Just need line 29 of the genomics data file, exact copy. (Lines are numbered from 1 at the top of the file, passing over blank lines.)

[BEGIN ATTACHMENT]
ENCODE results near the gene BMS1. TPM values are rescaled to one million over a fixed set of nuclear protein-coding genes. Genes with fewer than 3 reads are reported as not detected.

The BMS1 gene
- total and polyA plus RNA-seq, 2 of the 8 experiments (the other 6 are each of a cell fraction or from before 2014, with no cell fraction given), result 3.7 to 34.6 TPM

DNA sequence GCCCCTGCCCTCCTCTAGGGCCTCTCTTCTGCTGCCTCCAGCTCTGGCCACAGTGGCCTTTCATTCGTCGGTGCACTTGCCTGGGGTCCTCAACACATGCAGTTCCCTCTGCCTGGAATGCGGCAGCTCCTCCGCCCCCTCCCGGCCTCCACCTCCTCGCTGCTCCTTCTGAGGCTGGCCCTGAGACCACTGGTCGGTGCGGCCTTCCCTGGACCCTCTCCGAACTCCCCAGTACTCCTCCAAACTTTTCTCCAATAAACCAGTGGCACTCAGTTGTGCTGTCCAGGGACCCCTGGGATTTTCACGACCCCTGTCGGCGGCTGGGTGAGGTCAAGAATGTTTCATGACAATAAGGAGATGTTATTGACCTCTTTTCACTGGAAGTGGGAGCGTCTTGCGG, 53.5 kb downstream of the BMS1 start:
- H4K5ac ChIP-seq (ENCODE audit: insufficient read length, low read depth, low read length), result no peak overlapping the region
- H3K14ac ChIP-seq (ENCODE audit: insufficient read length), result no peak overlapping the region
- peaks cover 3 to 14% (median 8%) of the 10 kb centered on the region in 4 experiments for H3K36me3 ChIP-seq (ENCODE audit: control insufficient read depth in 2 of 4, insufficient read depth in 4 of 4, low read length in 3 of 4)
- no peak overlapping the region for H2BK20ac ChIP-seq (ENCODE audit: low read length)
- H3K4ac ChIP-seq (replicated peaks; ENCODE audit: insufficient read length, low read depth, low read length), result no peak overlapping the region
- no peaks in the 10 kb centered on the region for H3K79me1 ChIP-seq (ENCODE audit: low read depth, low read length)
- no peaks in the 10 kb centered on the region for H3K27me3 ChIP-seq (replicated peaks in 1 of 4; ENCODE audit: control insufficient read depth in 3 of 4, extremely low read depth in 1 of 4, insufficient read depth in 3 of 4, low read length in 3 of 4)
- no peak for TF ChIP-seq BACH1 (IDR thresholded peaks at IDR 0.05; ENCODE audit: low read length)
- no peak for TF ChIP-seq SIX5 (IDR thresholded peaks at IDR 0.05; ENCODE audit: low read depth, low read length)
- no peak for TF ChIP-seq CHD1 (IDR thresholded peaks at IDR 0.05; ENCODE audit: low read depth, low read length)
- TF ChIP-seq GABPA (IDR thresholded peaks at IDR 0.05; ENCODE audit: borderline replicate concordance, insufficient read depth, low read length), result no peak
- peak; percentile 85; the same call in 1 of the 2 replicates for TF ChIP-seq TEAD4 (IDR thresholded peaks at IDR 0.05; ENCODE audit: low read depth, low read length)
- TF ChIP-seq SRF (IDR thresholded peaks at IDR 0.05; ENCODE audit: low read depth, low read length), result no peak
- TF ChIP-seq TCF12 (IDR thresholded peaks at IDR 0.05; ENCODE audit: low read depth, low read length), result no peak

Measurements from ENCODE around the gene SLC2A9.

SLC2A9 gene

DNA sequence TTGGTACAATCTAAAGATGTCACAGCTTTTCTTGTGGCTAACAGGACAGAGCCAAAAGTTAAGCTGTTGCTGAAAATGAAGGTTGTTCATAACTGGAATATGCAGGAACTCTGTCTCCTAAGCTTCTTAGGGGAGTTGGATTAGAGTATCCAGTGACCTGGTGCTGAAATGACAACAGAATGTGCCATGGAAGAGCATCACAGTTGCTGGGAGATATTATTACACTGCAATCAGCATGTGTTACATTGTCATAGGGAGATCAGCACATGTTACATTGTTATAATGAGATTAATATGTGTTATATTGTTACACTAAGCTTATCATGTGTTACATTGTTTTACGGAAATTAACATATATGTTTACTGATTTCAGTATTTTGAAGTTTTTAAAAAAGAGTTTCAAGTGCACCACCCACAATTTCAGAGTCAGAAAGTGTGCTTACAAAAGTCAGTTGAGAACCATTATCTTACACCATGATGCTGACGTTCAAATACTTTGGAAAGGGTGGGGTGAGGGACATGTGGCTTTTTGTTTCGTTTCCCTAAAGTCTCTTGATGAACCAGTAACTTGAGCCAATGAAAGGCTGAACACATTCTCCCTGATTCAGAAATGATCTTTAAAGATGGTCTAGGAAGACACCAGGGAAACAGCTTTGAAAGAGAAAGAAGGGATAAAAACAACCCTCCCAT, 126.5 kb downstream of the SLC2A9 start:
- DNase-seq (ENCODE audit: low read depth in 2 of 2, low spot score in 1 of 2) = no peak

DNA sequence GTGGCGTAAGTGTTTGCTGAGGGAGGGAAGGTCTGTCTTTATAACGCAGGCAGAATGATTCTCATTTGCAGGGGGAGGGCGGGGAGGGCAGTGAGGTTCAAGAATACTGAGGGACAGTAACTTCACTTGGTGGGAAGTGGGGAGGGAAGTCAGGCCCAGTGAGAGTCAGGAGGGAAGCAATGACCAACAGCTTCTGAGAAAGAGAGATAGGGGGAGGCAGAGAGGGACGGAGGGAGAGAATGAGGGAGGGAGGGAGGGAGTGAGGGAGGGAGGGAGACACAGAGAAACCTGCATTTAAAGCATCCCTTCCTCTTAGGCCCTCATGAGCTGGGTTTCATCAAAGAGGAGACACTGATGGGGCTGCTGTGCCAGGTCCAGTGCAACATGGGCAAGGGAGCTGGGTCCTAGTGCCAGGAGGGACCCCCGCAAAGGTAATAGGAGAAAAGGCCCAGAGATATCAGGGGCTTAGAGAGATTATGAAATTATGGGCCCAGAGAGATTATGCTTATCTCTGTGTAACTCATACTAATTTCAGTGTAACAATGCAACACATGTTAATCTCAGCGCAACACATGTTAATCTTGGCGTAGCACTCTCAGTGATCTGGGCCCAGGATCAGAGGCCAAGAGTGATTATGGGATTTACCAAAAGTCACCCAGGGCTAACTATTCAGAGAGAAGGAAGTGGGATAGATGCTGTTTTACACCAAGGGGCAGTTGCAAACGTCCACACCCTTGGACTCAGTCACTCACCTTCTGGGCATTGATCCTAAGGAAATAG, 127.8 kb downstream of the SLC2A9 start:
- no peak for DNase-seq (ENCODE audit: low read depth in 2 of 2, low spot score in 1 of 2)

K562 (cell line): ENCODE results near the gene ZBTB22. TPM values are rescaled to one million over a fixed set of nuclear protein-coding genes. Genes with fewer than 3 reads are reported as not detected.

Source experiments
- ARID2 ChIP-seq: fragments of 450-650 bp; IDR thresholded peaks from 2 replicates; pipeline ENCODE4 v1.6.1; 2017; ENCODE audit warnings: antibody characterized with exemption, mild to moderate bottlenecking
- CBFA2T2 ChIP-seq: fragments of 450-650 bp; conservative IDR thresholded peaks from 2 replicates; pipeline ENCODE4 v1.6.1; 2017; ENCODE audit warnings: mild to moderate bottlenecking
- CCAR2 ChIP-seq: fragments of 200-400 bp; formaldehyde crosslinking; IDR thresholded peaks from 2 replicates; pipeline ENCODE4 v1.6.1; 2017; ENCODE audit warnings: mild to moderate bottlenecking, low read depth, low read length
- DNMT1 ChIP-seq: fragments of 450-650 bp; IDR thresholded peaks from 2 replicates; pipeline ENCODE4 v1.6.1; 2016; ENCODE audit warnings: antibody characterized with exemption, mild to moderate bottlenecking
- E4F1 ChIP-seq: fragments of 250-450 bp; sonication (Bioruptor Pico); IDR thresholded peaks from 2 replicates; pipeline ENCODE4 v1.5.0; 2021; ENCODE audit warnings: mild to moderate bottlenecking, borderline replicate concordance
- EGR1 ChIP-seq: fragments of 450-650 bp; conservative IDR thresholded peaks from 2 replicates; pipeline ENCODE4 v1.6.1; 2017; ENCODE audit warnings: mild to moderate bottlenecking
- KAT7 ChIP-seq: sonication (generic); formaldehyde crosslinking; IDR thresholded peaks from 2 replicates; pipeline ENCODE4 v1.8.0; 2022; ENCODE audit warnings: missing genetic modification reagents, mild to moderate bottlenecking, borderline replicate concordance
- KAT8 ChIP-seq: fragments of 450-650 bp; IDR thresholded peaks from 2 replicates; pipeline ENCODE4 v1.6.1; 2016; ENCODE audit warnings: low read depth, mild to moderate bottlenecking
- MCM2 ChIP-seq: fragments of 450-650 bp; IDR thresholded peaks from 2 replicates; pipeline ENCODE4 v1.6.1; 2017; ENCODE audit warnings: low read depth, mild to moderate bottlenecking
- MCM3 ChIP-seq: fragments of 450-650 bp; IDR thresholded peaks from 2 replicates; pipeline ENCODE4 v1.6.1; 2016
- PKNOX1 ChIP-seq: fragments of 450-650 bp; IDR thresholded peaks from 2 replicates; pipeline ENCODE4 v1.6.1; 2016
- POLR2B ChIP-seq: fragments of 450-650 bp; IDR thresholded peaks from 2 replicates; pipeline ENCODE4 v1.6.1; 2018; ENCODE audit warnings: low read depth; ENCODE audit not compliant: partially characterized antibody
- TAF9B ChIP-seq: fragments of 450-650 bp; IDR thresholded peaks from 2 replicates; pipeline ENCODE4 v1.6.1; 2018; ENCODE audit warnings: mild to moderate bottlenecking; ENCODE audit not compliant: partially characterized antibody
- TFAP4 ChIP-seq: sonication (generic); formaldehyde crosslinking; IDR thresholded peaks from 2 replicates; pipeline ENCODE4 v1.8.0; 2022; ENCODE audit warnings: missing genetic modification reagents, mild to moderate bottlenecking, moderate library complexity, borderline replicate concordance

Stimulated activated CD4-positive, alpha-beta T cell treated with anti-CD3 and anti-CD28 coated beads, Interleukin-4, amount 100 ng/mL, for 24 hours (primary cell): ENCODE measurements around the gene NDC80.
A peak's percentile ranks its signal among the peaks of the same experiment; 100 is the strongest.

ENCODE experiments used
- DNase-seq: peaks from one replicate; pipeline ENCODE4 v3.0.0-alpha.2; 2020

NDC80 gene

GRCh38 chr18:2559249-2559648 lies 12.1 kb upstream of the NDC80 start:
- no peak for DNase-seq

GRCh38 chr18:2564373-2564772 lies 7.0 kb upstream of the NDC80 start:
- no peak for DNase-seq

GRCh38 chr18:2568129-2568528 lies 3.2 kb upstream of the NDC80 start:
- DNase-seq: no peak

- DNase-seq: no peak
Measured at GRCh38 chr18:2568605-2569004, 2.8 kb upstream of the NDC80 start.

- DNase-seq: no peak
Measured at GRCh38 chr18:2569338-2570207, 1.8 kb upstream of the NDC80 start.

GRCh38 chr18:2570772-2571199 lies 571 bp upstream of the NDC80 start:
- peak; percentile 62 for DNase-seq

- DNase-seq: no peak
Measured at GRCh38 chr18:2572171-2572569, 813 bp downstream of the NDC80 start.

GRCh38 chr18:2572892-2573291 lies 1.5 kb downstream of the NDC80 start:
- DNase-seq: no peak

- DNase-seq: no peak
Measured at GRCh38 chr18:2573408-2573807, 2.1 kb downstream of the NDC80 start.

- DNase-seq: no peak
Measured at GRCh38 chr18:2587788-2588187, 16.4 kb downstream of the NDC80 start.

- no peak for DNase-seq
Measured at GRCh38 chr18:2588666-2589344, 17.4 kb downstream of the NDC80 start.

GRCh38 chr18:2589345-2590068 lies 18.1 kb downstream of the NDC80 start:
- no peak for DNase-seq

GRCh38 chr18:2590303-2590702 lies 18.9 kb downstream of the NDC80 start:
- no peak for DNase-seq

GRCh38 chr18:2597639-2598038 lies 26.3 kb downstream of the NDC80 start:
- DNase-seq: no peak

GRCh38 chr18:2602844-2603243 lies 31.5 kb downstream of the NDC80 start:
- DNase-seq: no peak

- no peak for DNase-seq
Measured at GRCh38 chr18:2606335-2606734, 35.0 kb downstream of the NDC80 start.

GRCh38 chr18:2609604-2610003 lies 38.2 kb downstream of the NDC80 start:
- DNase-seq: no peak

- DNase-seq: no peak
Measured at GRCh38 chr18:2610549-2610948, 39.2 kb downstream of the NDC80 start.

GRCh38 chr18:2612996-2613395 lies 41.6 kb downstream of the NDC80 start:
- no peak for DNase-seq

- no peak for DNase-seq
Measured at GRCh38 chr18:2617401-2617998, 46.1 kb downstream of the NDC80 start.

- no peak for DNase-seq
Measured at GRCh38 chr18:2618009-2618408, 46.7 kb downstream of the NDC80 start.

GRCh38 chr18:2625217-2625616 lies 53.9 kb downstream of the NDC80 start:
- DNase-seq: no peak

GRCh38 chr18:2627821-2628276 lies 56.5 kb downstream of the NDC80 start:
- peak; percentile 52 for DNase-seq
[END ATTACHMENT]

- CCAR2 ChIP-seq: fragments of 200-400 bp; formaldehyde crosslinking; IDR thresholded peaks from 2 replicates; pipeline ENCODE4 v1.6.1; 2017; ENCODE audit warnings: mild to moderate bottlenecking, low read depth, low read length